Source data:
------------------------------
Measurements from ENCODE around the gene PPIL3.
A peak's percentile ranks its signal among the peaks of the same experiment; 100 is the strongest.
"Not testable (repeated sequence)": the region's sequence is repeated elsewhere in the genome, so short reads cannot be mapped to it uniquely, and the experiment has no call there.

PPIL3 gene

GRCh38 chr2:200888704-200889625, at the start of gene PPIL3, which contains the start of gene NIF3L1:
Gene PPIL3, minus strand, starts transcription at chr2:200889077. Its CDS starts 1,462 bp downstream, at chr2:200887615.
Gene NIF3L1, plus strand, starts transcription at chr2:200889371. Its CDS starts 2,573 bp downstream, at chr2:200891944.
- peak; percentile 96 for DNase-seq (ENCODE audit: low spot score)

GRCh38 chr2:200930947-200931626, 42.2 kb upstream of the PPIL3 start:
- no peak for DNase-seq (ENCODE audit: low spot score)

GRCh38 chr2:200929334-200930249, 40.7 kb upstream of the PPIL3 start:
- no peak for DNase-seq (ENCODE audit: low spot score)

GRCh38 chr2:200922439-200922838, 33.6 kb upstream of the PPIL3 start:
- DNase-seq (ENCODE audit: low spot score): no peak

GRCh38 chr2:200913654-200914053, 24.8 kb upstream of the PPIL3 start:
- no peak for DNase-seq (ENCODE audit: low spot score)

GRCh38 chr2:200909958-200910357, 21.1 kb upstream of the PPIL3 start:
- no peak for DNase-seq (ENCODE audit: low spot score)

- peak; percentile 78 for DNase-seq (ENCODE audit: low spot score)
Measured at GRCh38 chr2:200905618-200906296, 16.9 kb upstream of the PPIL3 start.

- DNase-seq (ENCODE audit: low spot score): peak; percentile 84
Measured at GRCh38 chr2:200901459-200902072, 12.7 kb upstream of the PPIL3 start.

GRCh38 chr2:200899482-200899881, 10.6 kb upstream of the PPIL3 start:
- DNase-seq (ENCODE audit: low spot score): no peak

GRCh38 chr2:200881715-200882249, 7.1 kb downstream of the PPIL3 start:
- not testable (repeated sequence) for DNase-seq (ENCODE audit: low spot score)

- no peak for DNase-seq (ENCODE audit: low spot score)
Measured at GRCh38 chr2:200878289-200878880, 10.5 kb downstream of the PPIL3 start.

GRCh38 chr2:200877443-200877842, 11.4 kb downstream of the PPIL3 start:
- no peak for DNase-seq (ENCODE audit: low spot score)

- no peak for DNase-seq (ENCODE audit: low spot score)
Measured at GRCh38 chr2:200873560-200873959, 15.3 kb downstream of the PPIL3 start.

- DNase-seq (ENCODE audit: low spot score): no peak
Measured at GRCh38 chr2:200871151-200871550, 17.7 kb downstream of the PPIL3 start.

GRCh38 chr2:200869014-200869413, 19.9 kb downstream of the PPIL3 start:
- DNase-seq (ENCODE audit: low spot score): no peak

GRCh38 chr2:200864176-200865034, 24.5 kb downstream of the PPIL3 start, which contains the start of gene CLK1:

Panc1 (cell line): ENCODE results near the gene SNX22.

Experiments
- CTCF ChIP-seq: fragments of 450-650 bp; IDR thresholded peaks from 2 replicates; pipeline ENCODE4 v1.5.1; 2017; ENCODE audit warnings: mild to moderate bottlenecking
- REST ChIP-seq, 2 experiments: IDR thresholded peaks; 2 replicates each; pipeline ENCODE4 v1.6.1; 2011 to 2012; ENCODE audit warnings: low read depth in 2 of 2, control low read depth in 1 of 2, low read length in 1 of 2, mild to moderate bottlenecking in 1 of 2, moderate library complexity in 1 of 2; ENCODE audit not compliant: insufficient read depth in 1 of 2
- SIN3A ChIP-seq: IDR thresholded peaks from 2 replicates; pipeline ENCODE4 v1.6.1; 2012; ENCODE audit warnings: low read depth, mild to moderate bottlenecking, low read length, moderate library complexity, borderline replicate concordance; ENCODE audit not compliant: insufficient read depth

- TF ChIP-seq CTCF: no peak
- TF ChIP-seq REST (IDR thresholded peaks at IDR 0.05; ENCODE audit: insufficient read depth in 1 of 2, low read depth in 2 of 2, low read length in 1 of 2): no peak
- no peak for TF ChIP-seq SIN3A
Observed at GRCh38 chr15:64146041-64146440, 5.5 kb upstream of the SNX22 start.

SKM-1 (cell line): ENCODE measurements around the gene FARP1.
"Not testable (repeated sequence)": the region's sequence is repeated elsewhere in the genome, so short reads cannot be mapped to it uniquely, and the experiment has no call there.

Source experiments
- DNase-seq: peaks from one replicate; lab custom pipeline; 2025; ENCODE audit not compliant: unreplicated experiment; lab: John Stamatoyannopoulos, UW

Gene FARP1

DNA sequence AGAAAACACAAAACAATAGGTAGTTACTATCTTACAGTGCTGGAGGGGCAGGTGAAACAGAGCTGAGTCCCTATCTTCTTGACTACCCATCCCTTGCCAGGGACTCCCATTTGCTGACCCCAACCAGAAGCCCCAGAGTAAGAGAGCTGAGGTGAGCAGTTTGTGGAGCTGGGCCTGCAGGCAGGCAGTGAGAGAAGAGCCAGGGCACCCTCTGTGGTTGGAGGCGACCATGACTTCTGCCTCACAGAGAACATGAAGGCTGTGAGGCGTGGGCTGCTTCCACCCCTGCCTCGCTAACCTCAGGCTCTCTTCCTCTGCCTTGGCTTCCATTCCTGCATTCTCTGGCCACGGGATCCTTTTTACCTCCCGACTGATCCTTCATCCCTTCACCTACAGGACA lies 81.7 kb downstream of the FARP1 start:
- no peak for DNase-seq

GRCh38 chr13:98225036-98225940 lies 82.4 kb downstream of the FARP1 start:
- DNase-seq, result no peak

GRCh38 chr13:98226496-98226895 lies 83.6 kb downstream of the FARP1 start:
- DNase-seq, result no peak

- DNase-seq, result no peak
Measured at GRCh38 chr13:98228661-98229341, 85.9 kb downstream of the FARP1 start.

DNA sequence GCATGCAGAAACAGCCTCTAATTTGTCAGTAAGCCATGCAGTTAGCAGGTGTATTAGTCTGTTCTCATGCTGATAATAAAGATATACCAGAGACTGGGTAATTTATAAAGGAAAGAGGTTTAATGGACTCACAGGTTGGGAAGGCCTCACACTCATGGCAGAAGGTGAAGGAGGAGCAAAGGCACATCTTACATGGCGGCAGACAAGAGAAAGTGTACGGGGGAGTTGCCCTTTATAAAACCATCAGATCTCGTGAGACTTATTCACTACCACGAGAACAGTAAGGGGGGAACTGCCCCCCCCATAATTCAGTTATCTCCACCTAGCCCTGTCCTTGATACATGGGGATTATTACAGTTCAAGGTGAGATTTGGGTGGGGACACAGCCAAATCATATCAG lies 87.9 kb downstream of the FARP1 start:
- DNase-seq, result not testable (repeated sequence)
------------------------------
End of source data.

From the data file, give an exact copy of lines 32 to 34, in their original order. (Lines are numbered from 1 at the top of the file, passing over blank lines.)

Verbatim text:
Measured at GRCh38 chr2:200873560-200873959, 15.3 kb downstream of the PPIL3 start.

- DNase-seq (ENCODE audit: low spot score): no peak
Measured at GRCh38 chr2:200871151-200871550, 17.7 kb downstream of the PPIL3 start.